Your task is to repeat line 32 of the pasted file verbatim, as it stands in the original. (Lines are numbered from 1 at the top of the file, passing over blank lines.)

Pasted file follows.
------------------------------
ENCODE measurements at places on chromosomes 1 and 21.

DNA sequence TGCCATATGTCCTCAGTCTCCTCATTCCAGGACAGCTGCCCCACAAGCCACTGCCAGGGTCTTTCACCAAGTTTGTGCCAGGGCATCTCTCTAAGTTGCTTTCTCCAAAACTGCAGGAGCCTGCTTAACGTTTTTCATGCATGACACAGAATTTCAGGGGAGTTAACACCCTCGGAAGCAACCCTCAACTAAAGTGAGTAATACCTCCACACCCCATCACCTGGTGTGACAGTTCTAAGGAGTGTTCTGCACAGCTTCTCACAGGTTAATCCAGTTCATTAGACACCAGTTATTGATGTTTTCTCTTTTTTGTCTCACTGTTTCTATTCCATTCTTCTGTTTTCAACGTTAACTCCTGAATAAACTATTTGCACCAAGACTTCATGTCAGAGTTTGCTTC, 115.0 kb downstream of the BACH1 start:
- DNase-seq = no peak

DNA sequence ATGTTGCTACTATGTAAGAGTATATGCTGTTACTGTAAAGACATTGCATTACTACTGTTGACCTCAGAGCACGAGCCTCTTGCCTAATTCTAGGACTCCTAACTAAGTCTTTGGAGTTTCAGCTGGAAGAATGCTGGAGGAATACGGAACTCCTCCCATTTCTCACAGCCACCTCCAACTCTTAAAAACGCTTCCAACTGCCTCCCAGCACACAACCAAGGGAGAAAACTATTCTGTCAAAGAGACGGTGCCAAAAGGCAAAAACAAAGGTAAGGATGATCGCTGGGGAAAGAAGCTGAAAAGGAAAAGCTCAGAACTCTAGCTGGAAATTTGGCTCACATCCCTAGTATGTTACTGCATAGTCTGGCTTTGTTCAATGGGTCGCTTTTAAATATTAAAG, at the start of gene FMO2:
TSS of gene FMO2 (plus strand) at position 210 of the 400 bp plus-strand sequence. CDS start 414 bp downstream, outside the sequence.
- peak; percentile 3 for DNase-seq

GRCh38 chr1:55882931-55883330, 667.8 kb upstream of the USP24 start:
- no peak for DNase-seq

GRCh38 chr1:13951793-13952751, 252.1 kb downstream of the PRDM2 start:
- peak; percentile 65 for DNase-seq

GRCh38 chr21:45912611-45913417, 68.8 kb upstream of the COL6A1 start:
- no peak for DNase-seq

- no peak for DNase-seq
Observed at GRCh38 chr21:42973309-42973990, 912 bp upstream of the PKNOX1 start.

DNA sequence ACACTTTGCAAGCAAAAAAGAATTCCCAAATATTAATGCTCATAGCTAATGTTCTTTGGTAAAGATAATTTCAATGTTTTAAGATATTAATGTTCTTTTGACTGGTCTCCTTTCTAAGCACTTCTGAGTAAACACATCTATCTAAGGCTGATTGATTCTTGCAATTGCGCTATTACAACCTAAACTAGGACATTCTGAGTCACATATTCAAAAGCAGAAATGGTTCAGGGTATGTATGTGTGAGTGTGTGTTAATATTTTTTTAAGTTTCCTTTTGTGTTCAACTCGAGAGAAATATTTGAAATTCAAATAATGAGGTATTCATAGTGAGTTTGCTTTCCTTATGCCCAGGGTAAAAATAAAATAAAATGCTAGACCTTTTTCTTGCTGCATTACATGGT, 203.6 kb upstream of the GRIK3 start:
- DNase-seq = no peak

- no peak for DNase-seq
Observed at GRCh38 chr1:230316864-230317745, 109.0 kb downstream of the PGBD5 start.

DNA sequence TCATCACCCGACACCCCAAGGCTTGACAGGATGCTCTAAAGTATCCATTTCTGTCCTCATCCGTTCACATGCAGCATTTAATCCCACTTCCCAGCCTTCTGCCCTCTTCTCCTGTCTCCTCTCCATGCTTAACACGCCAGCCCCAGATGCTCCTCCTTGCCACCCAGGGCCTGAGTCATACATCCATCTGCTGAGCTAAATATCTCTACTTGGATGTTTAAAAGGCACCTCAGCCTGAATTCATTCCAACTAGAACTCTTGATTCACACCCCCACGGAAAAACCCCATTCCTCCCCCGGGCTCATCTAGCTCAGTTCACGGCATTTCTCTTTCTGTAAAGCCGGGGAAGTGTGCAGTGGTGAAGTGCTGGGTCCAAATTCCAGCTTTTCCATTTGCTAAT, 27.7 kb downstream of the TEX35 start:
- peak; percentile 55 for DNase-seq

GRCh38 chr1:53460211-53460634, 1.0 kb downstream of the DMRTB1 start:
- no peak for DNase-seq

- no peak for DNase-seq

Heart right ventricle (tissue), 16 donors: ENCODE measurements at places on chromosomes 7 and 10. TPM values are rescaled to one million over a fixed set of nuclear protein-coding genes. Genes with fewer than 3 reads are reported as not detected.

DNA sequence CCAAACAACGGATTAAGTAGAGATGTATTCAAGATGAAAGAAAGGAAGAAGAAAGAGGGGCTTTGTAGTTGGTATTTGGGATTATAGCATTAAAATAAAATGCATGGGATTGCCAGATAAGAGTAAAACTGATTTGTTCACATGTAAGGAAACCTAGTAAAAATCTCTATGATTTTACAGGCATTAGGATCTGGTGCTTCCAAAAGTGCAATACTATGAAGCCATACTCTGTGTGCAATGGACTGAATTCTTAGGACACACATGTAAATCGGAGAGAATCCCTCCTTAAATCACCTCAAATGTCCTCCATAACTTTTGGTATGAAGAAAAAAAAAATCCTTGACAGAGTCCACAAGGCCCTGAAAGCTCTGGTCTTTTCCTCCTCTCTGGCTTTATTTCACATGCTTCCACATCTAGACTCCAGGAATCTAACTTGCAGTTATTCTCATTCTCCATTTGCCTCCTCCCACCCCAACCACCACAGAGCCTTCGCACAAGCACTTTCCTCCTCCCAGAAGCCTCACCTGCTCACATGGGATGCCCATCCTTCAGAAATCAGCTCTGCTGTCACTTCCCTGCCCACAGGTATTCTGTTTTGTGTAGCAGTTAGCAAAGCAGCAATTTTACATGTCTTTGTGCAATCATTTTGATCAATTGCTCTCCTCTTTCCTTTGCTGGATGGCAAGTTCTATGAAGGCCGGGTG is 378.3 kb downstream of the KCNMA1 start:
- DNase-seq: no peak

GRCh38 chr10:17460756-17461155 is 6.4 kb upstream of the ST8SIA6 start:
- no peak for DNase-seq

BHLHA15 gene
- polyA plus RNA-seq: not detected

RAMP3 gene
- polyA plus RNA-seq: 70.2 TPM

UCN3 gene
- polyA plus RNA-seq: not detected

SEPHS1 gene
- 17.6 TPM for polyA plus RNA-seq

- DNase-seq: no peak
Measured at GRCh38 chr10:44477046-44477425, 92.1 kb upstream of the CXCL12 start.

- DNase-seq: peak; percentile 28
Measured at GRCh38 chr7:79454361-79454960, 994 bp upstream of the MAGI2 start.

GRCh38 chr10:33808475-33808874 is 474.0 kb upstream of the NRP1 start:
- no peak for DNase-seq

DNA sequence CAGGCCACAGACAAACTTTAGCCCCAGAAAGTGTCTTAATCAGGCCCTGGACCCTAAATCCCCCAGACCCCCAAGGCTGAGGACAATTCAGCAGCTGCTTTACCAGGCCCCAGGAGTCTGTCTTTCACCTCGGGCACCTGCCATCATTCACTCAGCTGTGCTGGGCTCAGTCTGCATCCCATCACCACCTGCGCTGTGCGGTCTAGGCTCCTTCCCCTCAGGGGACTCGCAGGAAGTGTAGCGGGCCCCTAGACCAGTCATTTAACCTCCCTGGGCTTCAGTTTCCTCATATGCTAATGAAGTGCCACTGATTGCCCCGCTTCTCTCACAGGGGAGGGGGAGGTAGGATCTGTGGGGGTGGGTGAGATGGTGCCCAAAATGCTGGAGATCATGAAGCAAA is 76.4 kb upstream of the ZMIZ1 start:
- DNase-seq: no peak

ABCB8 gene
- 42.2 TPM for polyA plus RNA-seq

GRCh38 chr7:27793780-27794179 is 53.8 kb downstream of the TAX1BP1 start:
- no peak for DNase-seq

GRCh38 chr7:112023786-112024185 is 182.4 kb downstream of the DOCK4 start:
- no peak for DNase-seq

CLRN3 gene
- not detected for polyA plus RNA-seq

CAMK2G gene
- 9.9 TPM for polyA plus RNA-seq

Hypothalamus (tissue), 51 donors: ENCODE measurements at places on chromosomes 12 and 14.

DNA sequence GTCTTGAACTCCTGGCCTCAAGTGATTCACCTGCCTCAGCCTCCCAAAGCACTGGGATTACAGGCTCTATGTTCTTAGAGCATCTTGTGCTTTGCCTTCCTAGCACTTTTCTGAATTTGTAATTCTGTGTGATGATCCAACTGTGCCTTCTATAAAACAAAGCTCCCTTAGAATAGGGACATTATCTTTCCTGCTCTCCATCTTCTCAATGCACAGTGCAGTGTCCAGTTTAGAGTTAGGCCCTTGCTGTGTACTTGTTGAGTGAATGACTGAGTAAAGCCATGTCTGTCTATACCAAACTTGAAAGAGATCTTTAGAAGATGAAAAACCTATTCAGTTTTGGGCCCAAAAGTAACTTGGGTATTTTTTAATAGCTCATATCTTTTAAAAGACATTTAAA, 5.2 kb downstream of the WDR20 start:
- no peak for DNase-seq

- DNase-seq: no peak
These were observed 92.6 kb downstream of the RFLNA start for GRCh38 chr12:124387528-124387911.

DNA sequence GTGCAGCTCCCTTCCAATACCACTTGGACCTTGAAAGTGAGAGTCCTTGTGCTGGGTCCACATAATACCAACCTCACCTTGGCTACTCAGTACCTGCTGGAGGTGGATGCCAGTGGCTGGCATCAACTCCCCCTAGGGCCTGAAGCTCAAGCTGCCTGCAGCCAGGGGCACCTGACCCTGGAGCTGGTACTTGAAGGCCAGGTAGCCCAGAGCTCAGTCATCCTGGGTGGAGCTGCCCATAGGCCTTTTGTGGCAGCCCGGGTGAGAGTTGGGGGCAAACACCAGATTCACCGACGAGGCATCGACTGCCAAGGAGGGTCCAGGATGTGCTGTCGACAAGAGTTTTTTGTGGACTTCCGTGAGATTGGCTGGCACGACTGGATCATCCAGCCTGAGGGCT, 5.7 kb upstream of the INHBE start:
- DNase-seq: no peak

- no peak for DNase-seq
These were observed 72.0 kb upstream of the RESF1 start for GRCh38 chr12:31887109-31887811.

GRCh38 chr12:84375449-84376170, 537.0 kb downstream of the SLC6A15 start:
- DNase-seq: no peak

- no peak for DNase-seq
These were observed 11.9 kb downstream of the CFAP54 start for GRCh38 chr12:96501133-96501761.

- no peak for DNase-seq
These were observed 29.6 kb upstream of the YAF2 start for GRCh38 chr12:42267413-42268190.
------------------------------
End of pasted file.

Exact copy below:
- polyA plus RNA-seq: 70.2 TPM